## Example Problems on Sample Size Calculations

ST520 Homework 4 on Sample Size Calculations

Problems: 1, 2, 3, 4

# 1

You are asked to help design a clinical trial to assess a new anti-hypertensive drug that is targeted for patients with mild hypertension (high blood pressure). After discussions with the clinical investigator it is decided to conduct a randomized clinical trial where patients with mild hypertension are randomized to either placebo or the new anti-hypertensive drug. Because the investigator would like to get more experience on the possible side effects of the new drug it is also decided that patients will be randomized to the new drug with probability 2/3 so that twice as many patients will receive the new drug as compared to placebo. The primary outcome will be systolic blood pressure three months after randomization. You are specifically asked to determine the appropriate sample size. After discussions with the clinical investigator you determine that the standard deviation of systolic blood pressure (based on prior data) is roughly 25mm. The investigator feels that if the new drug can decrease the population mean systolic blood pressure for such mildly hypertensive patients by 5mm or more than this would be an important difference that we would want to find significant with at least 80% power using a one-sided test at the .025 level of significance. For planning purposes you should assume the standard deviation of systolic blood pressure on the new drug is the same as on placebo (i.e., 25mm).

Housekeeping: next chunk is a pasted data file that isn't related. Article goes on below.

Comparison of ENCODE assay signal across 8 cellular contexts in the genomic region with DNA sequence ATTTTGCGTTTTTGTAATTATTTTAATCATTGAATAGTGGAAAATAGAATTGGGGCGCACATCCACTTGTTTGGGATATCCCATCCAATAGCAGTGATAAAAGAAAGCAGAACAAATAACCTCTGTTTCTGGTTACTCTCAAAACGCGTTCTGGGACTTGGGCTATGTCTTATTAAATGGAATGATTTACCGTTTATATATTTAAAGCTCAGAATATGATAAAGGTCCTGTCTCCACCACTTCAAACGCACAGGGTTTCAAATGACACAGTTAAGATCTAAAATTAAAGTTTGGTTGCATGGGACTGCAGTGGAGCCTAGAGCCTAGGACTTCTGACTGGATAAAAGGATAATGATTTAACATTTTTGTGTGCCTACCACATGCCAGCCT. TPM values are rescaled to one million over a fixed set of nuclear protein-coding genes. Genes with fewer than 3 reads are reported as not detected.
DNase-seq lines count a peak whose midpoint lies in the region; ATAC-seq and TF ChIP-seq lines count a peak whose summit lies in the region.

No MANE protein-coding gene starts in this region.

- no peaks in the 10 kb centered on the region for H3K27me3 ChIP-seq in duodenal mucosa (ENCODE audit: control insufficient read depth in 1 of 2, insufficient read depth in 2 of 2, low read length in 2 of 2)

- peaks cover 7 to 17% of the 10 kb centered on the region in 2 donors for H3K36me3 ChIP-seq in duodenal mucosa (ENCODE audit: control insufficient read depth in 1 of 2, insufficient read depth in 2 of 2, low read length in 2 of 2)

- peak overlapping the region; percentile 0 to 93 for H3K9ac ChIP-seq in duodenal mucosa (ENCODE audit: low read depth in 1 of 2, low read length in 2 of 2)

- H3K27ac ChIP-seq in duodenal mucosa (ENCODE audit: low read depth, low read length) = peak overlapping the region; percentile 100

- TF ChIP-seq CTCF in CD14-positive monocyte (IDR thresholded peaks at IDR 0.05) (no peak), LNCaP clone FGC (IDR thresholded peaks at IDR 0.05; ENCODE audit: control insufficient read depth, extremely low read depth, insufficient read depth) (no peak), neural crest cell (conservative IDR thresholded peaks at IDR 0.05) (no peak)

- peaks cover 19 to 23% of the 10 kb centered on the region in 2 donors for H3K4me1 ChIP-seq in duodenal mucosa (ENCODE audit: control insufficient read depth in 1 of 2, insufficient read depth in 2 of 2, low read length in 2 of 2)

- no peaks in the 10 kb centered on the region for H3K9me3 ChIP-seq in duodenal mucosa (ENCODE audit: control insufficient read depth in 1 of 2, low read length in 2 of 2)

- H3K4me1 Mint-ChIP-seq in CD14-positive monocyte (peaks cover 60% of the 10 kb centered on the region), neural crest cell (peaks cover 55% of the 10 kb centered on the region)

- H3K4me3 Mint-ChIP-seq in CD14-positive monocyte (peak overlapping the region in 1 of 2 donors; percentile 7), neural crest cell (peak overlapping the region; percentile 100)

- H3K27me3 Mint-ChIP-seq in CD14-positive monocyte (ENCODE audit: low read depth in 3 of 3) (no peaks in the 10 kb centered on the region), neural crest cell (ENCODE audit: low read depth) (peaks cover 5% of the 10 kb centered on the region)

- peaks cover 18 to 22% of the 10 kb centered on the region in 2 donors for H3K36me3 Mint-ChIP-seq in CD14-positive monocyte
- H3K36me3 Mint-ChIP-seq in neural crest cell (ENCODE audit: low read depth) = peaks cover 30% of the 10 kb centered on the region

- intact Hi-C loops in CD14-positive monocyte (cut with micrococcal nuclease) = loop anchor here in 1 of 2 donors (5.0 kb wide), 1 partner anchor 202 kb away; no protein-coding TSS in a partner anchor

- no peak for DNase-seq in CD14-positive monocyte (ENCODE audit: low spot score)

## (a)

Using clear notation state the null hypothesis and alternative hypothesis that will be tested.

\begin{align} H_0: & \mu_1 - \mu_2 \leq 5 \\ H_A: & \mu_1 - \mu_2 > 5 \end{align}

## (b)

What test statistic would you use?

Since we are assuming that the variances are the same, we can use a Pooled Two Sample T-Test.

$T = \frac{ \bar{Y_1} - \bar{Y_2} }{ S_P \sqrt{\frac{ 1 }{ n_1 } + \frac{ 1 }{ n_2 }} }$

## (c)

What sample size would you recommend based on the considerations above (i.e., the number of patients on placebo and new drug).

\begin{align} z_{\alpha} + z_{\beta} & = \frac{ \Delta }{ \sigma \cdot \sqrt{\frac{ 1 }{ n_1 } + \frac{ 1 }{ n_2 }} }\\ z_{\alpha} + z_{\beta} & = \frac{ \Delta }{ \sigma \cdot \sqrt{\frac{ 1 }{ 2/3 n } + \frac{ 1 }{ 1/3 n }} }\\ z_{\alpha} + z_{\beta} & = \frac{ \Delta }{ \sigma \cdot \sqrt{\frac{ 9 }{ 2n }} }\\ n & = \Big( \frac{ \sigma \cdot (z_{\alpha} + z_{\beta}) }{ \Delta } \Big)^2\cdot \frac{ 9 }{ 2 } \\ & = \frac{9}{2} \left(\frac{25}{5} (1.96\, +0.8416212)\right)^2 \\ & = 883.022 \approx 885 \\ \\ n_1 = 885 \cdot 2/3 & = 590 \\ n_2 = 885 \cdot 1/3 & = 295 \end{align}

## (d)

What sample size would you recommend if you were to randomize with equal probability (equal allocation) to the two treatments (placebo and new drug)?

\begin{align} \frac{ 1 }{ 2n } + \frac{ 1 }{ 2n } & = \Big( \frac{ \sigma \cdot (z_{\alpha} + z_{\beta}) }{ \Delta } \Big)^2 \\ n & = \Big( \frac{ \sigma \cdot (z_{\alpha} + z_{\beta}) }{ \Delta } \Big)^2 \cdot 4 \\ & = 4 \left(\frac{25}{5} (1.96\, +0.8416212)\right)^2 \\ & = 784.908 \approx 786\\ n_1 = n_2 & = 1/2 n = 393 \end{align}

# 2

Another randomized clinical trial comparing another anti-hypertensive drug (coded as treatment 1) to placebo (coded as treatment 2) was completed. In this trial patients were randomized with probability .5 on placebo and drug respectively. The results of this clinical trial are summarized in the following table. Note that the sample sizes used are not related to the design considerations of question 1.